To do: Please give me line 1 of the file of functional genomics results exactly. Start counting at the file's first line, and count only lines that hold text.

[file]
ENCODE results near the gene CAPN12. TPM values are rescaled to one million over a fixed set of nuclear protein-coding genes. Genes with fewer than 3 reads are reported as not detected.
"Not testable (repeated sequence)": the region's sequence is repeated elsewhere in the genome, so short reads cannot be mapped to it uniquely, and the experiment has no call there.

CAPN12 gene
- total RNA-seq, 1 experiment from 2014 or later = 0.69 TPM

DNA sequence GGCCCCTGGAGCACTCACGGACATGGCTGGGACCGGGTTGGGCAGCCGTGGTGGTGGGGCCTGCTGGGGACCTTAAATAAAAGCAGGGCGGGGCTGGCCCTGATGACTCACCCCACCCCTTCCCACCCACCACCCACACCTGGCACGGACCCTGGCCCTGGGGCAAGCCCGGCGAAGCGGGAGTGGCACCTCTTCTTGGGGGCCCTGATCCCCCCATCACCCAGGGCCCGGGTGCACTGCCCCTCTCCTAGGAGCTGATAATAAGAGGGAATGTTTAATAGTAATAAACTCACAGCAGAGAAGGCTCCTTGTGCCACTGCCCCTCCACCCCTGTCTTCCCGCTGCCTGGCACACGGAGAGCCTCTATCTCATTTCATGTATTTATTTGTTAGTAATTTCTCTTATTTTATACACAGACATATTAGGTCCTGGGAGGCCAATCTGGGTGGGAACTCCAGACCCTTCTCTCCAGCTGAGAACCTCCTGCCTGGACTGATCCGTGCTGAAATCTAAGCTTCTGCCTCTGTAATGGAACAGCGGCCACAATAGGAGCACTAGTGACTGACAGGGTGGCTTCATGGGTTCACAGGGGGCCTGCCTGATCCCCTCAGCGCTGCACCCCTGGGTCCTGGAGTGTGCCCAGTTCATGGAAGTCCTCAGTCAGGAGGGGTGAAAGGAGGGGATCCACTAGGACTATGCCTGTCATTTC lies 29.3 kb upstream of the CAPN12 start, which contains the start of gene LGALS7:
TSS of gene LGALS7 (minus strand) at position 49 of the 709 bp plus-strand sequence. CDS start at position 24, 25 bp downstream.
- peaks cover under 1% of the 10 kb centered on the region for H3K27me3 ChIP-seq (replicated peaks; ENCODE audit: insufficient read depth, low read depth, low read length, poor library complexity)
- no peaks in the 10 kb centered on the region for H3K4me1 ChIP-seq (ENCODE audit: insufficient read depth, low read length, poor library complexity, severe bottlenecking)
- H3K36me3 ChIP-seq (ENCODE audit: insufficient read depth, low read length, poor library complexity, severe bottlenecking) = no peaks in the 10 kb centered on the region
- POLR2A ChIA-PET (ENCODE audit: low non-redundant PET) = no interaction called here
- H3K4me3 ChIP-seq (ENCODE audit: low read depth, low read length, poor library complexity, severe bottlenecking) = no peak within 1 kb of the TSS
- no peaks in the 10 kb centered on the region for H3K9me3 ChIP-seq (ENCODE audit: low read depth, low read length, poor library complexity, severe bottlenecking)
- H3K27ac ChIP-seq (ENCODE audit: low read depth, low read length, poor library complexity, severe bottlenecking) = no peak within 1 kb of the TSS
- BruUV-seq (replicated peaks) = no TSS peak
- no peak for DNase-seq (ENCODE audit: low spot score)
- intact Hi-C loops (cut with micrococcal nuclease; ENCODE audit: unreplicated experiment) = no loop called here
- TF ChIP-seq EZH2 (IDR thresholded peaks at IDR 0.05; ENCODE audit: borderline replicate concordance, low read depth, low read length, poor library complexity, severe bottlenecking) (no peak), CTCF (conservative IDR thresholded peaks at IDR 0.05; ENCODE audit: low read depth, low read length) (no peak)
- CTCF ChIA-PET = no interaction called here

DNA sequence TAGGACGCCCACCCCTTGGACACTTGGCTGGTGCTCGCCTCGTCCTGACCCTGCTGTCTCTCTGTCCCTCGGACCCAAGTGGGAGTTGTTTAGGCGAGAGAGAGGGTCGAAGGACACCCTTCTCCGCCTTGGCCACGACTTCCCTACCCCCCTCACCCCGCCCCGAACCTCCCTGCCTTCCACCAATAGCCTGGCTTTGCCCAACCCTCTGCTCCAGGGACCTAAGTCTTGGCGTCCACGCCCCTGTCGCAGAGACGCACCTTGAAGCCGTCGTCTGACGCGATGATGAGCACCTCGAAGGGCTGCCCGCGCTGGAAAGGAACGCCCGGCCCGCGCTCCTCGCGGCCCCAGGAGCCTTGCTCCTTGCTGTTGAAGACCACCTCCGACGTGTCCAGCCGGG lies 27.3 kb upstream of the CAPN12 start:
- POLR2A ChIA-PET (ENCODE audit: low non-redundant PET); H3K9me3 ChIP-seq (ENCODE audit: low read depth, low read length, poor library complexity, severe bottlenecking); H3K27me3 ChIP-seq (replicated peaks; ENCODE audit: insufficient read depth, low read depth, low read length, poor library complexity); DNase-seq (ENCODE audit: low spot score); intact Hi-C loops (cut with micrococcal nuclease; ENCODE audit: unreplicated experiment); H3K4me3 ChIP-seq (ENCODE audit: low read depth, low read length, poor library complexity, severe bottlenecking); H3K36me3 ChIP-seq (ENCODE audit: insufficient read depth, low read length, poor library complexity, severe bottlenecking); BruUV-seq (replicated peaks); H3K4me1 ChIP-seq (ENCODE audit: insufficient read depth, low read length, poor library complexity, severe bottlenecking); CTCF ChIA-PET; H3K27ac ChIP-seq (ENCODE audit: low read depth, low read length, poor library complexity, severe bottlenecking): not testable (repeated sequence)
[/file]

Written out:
ENCODE results near the gene CAPN12. TPM values are rescaled to one million over a fixed set of nuclear protein-coding genes. Genes with fewer than 3 reads are reported as not detected.